If Windows is connecting through WiFi then the icon will be the five signal-strength bars as shown in petermat's screenshot (#3 post).

    WiredConnection.jpg
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    Quote Originally Posted by petermat View Post
    1. Is my assumption correct that this is "internet access" via the specified wireless link as distinct from overall connection to the internet?
    Windows uses whatever network connection it has to determine internet access. If it thinks it can reach the internet is says so.

    cheers, Paul

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    You are talking about using power plugs, so how far are you away from the router ?

    In Win 7 when you wire up and have wireless enabled, it will be connecting with both - this can normally be seen in the router's logs where it is constantly acknowledging each Mac address.

    If your wireless was failing to connect then you would see a yellow alert on the WiFi icon in the system tray and if wireless was disabled, that would show as a red cross.

    If there are a number of machines connected at the same time and depending upon what they are doing, that could max out the bandwidth with your machine being the loser and you may need to set up a QoS so as to allocate a % of the bandwidth to each machine.

    Can you let us know the static IP addresses you have assigned to each adapter of the machine in question ?
    Last edited by Sudo15; 2016-01-25 at 04:53.

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    From Windows 8 on, wireless only connects if wired is not available. If wired is lost, after being available, wireless will connect.

    In 7, both connections are active, if both are available. Which one is used, I can't tell.
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    When I backed up my wife's win7 laptop to a NAS, doing it via wireless was slower than by ethernet. As I just plugged the ethernet cable in, this seems to indicate that it used wire if it was present and wifi if not. However, this is based on a population of one so can't be considered definitive. I don't remember the differences though (I now backup her laptop to a usb connected disk).

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    Quote Originally Posted by ruirib View Post
    From Windows 8 on, wireless only connects if wired is not available. If wired is lost, after being available, wireless will connect.

    In 7, both connections are active, if both are available. Which one is used, I can't tell.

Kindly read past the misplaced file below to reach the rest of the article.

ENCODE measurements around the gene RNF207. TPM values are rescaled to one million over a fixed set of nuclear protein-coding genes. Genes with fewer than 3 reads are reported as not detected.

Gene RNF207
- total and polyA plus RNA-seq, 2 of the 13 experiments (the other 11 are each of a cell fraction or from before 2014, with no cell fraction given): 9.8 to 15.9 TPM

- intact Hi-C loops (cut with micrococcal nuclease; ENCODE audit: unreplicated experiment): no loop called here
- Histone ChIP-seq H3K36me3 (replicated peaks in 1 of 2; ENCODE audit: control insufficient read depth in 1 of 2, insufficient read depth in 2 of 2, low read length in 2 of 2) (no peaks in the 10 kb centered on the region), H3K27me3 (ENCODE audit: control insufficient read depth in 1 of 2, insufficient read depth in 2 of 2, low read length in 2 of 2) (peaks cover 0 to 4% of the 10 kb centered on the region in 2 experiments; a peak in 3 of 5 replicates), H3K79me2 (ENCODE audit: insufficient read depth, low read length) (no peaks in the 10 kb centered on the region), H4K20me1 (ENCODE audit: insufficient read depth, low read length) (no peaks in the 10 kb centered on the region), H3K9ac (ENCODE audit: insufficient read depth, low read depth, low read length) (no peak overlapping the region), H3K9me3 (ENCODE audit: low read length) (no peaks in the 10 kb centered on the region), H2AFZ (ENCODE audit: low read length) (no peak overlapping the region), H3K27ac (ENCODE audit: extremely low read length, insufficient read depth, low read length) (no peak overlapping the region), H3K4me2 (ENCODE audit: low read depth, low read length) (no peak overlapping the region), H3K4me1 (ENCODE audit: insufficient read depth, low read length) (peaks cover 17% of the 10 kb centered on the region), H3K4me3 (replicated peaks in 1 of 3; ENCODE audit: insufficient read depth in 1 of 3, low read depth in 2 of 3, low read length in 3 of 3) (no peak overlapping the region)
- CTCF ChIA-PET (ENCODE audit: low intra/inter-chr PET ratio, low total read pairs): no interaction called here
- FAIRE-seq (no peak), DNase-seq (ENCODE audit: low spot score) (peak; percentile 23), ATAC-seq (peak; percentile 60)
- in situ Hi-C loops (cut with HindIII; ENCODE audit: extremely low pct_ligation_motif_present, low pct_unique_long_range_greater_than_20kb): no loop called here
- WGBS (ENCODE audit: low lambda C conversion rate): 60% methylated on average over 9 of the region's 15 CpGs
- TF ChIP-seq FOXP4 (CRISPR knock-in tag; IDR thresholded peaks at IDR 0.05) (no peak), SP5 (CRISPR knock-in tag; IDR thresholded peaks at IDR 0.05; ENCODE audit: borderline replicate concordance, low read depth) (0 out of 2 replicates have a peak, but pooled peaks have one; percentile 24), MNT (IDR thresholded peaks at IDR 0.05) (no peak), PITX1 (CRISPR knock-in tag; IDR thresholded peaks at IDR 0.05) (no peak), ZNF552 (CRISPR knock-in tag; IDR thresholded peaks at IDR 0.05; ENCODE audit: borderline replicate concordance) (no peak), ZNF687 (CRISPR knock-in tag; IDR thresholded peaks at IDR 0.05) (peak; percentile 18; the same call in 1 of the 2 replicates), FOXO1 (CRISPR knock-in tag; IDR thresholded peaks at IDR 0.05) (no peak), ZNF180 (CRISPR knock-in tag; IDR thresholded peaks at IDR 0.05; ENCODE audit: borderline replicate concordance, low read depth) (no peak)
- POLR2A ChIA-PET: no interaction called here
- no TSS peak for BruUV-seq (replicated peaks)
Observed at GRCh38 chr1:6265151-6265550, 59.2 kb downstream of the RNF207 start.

The router's log would show it is bouncing between both which is why you should really disable wireless if you are wired all of the time.

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    Quote Originally Posted by access-mdb View Post
    When I backed up my wife's win7 laptop to a NAS, doing it via wireless was slower than by ethernet. As I just plugged the ethernet cable in, this seems to indicate that it used wire if it was present and wifi if not. However, this is based on a population of one so can't be considered definitive. I don't remember the differences though (I now backup her laptop to a usb connected disk).
    It is possible that wireless is faster than wired, if you have a really old Ethernet port and a really new wifi adapter. That's the case on my computer.

    I suspect that if I were to install a brand new Ethernet NIC (or perhaps update the driver for the current NIC), wired would be faster.
    Last edited by mrjimphelps; 2016-01-25 at 11:39.

  13. #13
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    Thanks for all the responses.

    On an ultrabook I can see the 'monitor' icon now I know what to look for. Though it does not look much like the descriptions supplied - see attachment. On the problem pc - an old lenovo (though running win 7 HP, the same as the ultrabook) - this icon never appears. Even if I run a direct ethernet cable from router to lenovo - no such icon. also it does not apear on my desktop with a wired connection.

    So I am starting to suspect that this is a pc supplier produced icon rather than a windows icon.

    However switching between the real cable and the powerline 'cable' on the lenovo shows up very clearly on the network and sharing page - the cable works and the powerline does not. So the question about the distance apart may be very relevant. I will be doing some trials in that area. As the power cable runs, at a rough guess, router to lenovo is 15 yds, and via the main breaker panel. However the 'Link" light on the adaptors shows up green - which supposedly says things are OK.